A couple of weeks back, I decided to take a more in depth look at how the real estate market performed for the first half of 2011 in a handful of specific Maui communities. I have already posted statistics for the North Shore and Upcountry markets. I had originally intended to post one last blog on how the resort communities performed. That being said, I found the abundance of data to be a little overwhelming for one post. Instead, I will be posting three blogs looking at the communities of Wailea/Makena, Kapalua and Kaanapali respectively. This first post looks at the Wailea/Makena market. It includes information on sales volumes and medians for home, condo and land sales. I also have a further breakdown of condo sales volume by complex as well as some additional information that I came across in the process of sorting through the data. I also offer some thoughts on what the statistics may mean.
There were 10 home sales in the Wailea/Makena area during the first six months of 2011 at a median price of $1,472,500. This compares to 17 sales during the first half of 2010 at a median price of $1,700,000. This translates to a 41% drop in activity when comparing sales volume this year to last year. Median prices dipped 13% from last year.
- Eight of the ten transactions were reported as cash deals.
- There were two short sales and one bank owned deal among the ten sales. During the first half of 2010, there were no short sale or bank owned transactions
- The lowest priced sale was $900,000.
- The high sale for the first six months of 2011 was $5,200,000. By comparison, the first six months of 2010 produced a high sale of $19,850,000.
- There were no sales in Makena during the first six months of 2011. By comparison, there were six sales in the Makena area during the first six months of 2010.
There were 64 condo sales in the Wailea/Makena area during the first 6 months of 2011 at a median sales price of $1,040,000. During the first six months of 2010, there were 65 condo sales at a median price of $975,000. This represents a little less than a 2% decrease in sales volume and approximately a 7% increase in medians when comparing the first half of 2011 to the same time period in 2010.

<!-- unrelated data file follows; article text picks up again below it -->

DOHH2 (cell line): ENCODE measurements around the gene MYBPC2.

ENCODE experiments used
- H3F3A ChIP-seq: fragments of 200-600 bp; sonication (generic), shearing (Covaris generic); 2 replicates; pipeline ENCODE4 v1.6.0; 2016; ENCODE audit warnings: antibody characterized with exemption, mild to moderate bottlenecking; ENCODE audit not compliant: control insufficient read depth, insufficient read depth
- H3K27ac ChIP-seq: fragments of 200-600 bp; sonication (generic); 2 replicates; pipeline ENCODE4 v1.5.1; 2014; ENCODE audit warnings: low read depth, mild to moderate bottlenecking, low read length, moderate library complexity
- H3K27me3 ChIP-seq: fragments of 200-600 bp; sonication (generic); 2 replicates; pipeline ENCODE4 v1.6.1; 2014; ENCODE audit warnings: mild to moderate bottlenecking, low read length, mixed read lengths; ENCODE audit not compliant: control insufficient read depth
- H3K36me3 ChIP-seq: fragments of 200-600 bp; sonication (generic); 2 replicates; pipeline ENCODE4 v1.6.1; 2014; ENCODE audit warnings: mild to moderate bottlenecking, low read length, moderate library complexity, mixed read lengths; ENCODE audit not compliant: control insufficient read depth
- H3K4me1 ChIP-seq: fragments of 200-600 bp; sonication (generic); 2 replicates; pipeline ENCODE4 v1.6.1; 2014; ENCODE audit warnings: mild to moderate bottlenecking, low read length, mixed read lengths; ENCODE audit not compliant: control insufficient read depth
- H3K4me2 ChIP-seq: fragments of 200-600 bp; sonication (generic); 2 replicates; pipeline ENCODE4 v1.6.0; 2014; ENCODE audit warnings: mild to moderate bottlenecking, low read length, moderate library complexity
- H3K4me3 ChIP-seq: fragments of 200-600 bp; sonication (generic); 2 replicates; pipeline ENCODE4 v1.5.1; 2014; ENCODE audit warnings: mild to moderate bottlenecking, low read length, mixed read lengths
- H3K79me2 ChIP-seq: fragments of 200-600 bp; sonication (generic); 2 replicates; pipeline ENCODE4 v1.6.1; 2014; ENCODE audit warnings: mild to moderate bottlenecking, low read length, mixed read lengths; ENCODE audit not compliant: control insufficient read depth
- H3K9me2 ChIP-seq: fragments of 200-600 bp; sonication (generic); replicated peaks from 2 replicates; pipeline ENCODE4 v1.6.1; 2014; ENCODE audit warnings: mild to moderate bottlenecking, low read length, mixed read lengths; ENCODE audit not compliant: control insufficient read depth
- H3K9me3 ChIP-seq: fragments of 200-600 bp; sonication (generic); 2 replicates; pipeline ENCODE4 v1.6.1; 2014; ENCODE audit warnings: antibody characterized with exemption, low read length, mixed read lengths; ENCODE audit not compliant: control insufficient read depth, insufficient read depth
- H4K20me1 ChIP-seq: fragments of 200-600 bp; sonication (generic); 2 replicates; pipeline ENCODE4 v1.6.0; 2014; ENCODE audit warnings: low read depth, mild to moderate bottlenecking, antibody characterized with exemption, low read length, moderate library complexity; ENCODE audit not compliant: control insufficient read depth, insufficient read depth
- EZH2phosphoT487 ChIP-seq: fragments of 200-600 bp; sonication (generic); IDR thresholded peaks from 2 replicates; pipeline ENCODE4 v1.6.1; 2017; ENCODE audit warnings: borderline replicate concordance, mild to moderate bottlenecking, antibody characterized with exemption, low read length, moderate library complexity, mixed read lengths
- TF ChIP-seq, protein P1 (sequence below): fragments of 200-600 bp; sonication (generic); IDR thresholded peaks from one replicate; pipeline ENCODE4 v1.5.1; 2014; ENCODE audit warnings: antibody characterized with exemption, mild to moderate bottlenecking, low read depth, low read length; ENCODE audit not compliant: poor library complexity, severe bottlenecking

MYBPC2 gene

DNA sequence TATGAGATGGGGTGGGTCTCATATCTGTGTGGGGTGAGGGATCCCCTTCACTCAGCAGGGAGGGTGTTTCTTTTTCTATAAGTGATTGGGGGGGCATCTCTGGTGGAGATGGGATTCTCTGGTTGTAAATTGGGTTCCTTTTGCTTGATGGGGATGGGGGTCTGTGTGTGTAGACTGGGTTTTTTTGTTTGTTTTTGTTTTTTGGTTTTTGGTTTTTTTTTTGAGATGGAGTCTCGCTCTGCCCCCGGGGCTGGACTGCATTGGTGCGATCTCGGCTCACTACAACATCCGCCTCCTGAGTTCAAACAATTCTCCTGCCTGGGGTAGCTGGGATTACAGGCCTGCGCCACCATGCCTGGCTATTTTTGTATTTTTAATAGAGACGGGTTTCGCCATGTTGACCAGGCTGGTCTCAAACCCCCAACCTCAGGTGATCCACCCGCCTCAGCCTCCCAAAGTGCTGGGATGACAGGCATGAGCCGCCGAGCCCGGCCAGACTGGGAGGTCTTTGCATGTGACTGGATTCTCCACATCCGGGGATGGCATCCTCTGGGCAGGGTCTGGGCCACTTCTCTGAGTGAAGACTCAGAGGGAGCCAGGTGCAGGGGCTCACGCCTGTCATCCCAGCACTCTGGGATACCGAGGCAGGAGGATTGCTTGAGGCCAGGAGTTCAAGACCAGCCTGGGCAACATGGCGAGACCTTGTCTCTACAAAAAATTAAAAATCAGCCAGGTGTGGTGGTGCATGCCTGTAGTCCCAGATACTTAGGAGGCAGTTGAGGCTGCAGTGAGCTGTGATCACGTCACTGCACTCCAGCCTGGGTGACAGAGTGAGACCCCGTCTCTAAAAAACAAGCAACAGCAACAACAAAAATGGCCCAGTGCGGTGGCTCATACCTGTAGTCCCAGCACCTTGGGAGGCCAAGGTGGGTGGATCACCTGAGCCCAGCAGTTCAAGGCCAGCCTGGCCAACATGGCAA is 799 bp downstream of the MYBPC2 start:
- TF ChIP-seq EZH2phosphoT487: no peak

- The high sales price for the first six months of 2011 was $5,850,000 for a three bedroom condo at Wailea Point. By comparison, the high price for the same period of 2010 was a Maui sales record of $12,500,000 for a condo at Wailea Beach Villas.
- The low sales price was $360,000 for a one bedroom Bank owned listing at Wailea Ekahi.
- There were a total of seven bank owned sales and six short sales. That compares to six bank owned sales and two short sales during the same period of 2010.
- In addition to the 64 condos sold, there was one boat garage sale reported among the Wailea condo statistics. A boat garage at Wailea Point sold for $104,500.
There were 2 land sales reported in Wailea during the first half of 2011 This compares to 5 sales during the first half of 2010. While only two sales were reported, one was a big one. A beachfront lot in the Maluhia development at Wailea sold for $7,300,000. Like much of the rest of the island, land sales in the Wailea/Makena area remain limited.
Looking at the numbers above the dip in home sales sticks out the most. The Wailea market and the Makena market in particular made a big splash in the first half of 2010. There were two sales of over 17 million dollars including a new record sales price for a single family home. There were also 6 sales in Makena including four with sales prices over $5,000,000. We just didn’t see that level of activity during the first half of 2011. The majority of the ultra high end activity was occurring in Kapalua Resort and along West Maui’s Oceanfront.